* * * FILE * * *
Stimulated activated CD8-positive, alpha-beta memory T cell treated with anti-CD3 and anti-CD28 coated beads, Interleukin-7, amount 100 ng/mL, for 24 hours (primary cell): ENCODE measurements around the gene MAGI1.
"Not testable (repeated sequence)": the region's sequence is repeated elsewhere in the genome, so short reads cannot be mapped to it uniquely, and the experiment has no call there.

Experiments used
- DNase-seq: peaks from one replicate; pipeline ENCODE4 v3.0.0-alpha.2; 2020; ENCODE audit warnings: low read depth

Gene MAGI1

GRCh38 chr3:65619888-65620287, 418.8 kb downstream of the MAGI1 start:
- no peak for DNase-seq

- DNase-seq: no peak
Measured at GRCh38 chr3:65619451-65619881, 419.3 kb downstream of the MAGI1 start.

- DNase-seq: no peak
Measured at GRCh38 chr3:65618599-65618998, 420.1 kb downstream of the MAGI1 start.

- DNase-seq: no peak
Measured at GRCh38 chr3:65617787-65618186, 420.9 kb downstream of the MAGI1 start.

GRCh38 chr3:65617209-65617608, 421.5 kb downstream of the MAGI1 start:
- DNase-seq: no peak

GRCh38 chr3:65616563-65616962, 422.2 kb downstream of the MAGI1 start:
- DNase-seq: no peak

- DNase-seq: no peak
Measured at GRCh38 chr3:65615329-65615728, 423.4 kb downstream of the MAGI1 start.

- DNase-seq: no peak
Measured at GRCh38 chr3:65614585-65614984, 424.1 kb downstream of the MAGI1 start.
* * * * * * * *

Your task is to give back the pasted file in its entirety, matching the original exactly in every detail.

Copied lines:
Stimulated activated CD8-positive, alpha-beta memory T cell treated with anti-CD3 and anti-CD28 coated beads, Interleukin-7, amount 100 ng/mL, for 24 hours (primary cell): ENCODE measurements around the gene MAGI1.
"Not testable (repeated sequence)": the region's sequence is repeated elsewhere in the genome, so short reads cannot be mapped to it uniquely, and the experiment has no call there.

Experiments used
- DNase-seq: peaks from one replicate; pipeline ENCODE4 v3.0.0-alpha.2; 2020; ENCODE audit warnings: low read depth

Gene MAGI1

GRCh38 chr3:65619888-65620287, 418.8 kb downstream of the MAGI1 start:
- no peak for DNase-seq

- DNase-seq: no peak
Measured at GRCh38 chr3:65619451-65619881, 419.3 kb downstream of the MAGI1 start.

- DNase-seq: no peak
Measured at GRCh38 chr3:65618599-65618998, 420.1 kb downstream of the MAGI1 start.

- DNase-seq: no peak
Measured at GRCh38 chr3:65617787-65618186, 420.9 kb downstream of the MAGI1 start.

GRCh38 chr3:65617209-65617608, 421.5 kb downstream of the MAGI1 start:
- DNase-seq: no peak

GRCh38 chr3:65616563-65616962, 422.2 kb downstream of the MAGI1 start:
- DNase-seq: no peak

- DNase-seq: no peak
Measured at GRCh38 chr3:65615329-65615728, 423.4 kb downstream of the MAGI1 start.

- DNase-seq: no peak
Measured at GRCh38 chr3:65614585-65614984, 424.1 kb downstream of the MAGI1 start.